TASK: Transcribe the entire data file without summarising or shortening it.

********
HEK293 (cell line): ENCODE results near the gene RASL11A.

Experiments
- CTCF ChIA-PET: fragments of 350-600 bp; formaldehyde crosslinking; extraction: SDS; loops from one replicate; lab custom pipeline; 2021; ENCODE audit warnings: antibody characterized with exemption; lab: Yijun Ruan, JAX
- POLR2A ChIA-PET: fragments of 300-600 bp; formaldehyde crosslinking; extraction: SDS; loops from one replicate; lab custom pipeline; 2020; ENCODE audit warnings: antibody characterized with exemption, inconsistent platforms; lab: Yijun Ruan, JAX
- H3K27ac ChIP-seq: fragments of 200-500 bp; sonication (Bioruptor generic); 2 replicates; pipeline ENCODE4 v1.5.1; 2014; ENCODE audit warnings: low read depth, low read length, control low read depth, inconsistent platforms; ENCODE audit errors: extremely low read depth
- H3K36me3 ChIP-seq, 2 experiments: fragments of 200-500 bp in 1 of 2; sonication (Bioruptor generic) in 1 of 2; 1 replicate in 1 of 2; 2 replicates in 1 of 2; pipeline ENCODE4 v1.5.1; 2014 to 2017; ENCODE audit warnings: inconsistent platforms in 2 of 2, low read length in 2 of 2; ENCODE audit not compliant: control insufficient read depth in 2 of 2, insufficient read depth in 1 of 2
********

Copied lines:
HEK293 (cell line): ENCODE results near the gene RASL11A.

Experiments
- CTCF ChIA-PET: fragments of 350-600 bp; formaldehyde crosslinking; extraction: SDS; loops from one replicate; lab custom pipeline; 2021; ENCODE audit warnings: antibody characterized with exemption; lab: Yijun Ruan, JAX
- POLR2A ChIA-PET: fragments of 300-600 bp; formaldehyde crosslinking; extraction: SDS; loops from one replicate; lab custom pipeline; 2020; ENCODE audit warnings: antibody characterized with exemption, inconsistent platforms; lab: Yijun Ruan, JAX
- H3K27ac ChIP-seq: fragments of 200-500 bp; sonication (Bioruptor generic); 2 replicates; pipeline ENCODE4 v1.5.1; 2014; ENCODE audit warnings: low read depth, low read length, control low read depth, inconsistent platforms; ENCODE audit errors: extremely low read depth
- H3K36me3 ChIP-seq, 2 experiments: fragments of 200-500 bp in 1 of 2; sonication (Bioruptor generic) in 1 of 2; 1 replicate in 1 of 2; 2 replicates in 1 of 2; pipeline ENCODE4 v1.5.1; 2014 to 2017; ENCODE audit warnings: inconsistent platforms in 2 of 2, low read length in 2 of 2; ENCODE audit not compliant: control insufficient read depth in 2 of 2, insufficient read depth in 1 of 2